2. A photomicrograph of the parathyroid ademona (hematoxylin-eosin; bar = 10 µ).


Naturally occurring primary hyperparathyroidism is not common in dogs.1 It occurs when abnormal autonomously functioning parathyroid chief cells produce excessive PTH, most often because of a solitary adenoma.1 In one report of 72 dogs with primary hyperparathyroidism, benign adenomatous transformation of one parathyroid gland occurred in about 90% of cases, malignant transformation in 5%, and adenomatous hyperplasia in the remaining 5%.2 The condition typically affects older dogs and has no sex predilection, but Keeshonds are overrepresented and it was recently linked to a single gene with an autosomal dominant mode of inheritance.3

Clinical signs

When clinical signs develop in dogs with primary hyperparathyroidism, they tend to be mild, insidious, and nonspecific. The most common signs are polyuria, polydipsia, decreased appetite, weight loss, and lethargy. Other clinical signs frequently reported are related to cystic calculi or urinary tract infections.4

Commonly reported secondary signs related to hypercalcemia include anorexia, vomiting, and constipation. Pancreatitis is rarely observed. Mild or early disease may be nonsymptomatic and found unexpectedly on laboratory evaluation.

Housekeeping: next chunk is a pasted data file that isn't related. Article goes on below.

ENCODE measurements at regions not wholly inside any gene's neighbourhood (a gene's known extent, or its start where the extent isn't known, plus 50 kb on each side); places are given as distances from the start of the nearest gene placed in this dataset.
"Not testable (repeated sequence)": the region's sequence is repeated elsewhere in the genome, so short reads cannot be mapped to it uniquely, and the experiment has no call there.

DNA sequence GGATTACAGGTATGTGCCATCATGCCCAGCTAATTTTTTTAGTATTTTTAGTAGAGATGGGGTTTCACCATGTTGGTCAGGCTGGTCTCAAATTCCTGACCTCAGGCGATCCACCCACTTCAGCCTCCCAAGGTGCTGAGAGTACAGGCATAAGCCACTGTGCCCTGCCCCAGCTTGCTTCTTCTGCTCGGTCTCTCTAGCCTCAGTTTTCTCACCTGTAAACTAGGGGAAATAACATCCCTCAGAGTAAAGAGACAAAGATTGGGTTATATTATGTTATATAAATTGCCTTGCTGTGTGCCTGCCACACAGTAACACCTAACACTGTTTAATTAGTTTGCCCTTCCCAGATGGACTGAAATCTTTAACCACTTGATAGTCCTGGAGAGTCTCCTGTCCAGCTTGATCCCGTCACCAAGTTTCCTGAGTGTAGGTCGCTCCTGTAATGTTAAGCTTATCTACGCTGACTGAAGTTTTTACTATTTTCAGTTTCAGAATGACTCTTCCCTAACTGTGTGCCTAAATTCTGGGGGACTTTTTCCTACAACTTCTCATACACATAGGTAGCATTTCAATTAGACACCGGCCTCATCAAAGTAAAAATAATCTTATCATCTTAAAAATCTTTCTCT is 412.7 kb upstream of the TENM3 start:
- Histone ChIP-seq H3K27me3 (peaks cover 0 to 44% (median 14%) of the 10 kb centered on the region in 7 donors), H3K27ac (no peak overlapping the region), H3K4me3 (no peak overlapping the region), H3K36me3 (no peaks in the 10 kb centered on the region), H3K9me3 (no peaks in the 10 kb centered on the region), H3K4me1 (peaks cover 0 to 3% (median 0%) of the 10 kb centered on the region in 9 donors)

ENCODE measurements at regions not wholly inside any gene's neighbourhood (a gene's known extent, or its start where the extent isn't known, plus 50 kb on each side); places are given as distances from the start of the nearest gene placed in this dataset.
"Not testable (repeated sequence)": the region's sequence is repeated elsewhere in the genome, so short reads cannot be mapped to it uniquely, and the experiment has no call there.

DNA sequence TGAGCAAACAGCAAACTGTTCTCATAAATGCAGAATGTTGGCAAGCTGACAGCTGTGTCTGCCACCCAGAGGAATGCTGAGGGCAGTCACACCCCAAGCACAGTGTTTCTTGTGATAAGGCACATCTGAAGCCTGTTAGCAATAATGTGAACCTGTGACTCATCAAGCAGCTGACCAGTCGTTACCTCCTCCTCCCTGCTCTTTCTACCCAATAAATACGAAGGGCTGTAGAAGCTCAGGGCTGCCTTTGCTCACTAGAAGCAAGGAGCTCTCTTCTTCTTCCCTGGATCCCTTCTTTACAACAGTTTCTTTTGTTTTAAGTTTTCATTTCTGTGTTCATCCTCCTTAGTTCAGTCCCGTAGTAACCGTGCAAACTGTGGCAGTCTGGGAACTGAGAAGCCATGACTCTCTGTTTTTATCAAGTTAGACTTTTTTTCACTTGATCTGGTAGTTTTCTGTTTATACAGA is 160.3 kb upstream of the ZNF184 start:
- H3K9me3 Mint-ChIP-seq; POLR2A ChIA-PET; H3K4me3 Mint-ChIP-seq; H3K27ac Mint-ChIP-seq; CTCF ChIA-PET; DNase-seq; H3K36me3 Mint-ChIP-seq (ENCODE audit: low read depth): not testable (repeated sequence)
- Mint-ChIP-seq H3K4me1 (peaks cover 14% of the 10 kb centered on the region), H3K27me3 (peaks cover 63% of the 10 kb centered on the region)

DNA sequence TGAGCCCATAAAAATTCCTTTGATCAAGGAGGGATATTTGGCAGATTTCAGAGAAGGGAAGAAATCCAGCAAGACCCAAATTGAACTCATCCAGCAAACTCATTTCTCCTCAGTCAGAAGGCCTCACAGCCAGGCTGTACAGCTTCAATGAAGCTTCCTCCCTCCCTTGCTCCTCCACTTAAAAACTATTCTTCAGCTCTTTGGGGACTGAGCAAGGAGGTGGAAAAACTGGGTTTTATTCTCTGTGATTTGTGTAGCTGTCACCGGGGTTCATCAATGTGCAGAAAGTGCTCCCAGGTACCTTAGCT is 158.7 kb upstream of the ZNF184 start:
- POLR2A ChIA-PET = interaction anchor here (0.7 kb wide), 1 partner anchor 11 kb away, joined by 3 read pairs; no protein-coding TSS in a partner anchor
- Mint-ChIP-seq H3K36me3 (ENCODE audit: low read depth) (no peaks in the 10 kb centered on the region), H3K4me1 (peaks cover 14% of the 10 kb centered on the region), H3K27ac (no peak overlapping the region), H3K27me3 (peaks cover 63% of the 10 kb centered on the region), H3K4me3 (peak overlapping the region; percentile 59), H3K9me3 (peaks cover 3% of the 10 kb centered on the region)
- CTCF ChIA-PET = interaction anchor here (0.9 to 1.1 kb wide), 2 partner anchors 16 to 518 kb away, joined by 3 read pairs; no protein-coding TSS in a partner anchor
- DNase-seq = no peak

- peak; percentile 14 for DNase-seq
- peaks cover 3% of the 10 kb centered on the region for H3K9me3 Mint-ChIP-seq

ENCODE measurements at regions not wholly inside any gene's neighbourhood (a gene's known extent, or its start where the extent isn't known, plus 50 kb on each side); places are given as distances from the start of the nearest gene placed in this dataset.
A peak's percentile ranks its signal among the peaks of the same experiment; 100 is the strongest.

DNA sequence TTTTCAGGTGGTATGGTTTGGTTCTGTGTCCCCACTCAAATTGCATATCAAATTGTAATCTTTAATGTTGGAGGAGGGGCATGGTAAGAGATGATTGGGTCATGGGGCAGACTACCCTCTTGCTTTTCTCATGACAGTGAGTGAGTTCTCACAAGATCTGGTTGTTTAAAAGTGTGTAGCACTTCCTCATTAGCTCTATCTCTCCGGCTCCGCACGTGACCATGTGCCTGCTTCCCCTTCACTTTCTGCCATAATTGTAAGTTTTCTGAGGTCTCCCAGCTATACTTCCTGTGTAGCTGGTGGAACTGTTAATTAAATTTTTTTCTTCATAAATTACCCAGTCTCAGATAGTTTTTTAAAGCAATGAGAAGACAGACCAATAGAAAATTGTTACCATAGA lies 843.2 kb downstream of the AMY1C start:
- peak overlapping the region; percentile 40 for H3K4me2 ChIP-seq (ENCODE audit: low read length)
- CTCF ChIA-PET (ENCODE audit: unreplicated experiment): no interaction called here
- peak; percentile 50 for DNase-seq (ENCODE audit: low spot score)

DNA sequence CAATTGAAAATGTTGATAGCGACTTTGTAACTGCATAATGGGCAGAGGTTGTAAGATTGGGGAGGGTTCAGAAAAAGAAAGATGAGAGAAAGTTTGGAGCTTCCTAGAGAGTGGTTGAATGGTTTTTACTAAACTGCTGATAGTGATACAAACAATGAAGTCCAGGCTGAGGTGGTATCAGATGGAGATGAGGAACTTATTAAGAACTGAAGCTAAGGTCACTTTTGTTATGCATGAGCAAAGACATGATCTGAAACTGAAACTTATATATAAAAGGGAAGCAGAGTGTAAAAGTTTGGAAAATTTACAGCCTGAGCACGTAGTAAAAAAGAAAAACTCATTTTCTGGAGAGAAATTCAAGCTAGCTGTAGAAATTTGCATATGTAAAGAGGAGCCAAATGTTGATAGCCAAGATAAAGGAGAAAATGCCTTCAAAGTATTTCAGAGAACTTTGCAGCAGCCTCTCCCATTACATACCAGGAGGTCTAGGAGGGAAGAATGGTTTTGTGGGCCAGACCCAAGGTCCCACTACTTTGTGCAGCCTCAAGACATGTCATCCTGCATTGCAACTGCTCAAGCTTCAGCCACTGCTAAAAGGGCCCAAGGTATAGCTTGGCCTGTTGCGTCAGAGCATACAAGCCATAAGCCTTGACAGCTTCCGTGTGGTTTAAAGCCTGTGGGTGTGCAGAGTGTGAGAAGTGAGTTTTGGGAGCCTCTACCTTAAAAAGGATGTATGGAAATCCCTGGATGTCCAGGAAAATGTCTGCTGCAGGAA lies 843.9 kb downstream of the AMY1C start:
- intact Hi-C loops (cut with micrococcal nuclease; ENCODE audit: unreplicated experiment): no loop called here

The hallmark for primary hyperparathyroidism is persistent progressive hypercalcemia. In dogs with confirmed primary hyperparathyroidism, 102 of 187 had an initial total calcium concentration of 12 to 14 mg/dl (3 to 3.5 mmol/L).4 Hypercalcemia in conjunction with an elevated PTH concentration and an undetectable PTHrP concentration is considered the gold standard for primary hyperparathyroidism diagnosis. However, about 75% of affected dogs have normal PTH concentrations,5 which are inappropriate in the face of hypercalcemia. In normal animals, a high calcium concentration should result in undetectable PTH concentrations.

Other consistent findings on serum chemistry profiles of affected dogs include low or low-normal phosphorus, blood urea nitrogen, and creatinine concentrations. The urine is typically hyposthenuric because calcium inhibits vasopressin's action on the renal tubules. In one study, 61 of 187 dogs with primary hyperparathyroidism had a history of urolithiasis, with a large proportion of dogs initially presenting because of urinary tract signs.4